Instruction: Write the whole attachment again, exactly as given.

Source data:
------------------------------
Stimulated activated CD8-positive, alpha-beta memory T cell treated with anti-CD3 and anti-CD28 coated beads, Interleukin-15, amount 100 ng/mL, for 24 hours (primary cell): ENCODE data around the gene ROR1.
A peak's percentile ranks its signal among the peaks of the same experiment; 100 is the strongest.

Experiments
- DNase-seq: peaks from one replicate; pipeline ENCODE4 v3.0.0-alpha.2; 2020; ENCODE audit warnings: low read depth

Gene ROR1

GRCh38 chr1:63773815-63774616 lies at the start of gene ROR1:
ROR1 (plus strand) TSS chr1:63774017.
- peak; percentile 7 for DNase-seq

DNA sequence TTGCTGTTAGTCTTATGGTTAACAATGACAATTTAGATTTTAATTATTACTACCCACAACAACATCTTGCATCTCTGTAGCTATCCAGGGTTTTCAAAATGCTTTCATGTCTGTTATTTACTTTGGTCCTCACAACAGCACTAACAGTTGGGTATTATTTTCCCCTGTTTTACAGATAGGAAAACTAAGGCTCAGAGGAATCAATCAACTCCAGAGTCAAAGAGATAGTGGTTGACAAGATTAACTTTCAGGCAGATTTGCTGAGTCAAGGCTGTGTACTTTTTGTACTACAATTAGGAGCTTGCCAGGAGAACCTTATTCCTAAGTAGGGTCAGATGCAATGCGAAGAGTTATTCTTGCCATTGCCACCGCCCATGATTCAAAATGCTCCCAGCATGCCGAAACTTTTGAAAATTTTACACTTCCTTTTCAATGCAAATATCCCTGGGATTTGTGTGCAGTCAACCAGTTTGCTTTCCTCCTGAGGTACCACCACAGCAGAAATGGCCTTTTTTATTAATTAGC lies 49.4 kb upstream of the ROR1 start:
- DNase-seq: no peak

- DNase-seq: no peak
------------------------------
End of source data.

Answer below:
Stimulated activated CD8-positive, alpha-beta memory T cell treated with anti-CD3 and anti-CD28 coated beads, Interleukin-15, amount 100 ng/mL, for 24 hours (primary cell): ENCODE data around the gene ROR1.
A peak's percentile ranks its signal among the peaks of the same experiment; 100 is the strongest.

Experiments
- DNase-seq: peaks from one replicate; pipeline ENCODE4 v3.0.0-alpha.2; 2020; ENCODE audit warnings: low read depth

Gene ROR1

GRCh38 chr1:63773815-63774616 lies at the start of gene ROR1:
ROR1 (plus strand) TSS chr1:63774017.
- peak; percentile 7 for DNase-seq

DNA sequence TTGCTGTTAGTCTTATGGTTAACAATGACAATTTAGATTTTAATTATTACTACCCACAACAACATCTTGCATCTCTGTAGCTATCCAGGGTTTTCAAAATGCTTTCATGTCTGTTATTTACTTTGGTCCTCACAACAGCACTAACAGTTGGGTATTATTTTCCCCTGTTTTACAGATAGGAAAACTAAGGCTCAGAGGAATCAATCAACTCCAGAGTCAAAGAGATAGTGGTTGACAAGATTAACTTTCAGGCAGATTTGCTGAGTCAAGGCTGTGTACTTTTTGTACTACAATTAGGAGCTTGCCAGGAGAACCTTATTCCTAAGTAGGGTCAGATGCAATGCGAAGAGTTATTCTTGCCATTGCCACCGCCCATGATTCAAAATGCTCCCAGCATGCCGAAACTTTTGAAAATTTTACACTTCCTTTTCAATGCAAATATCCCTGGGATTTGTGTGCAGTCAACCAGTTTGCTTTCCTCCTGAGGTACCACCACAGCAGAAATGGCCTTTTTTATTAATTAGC lies 49.4 kb upstream of the ROR1 start:
- DNase-seq: no peak

- DNase-seq: no peak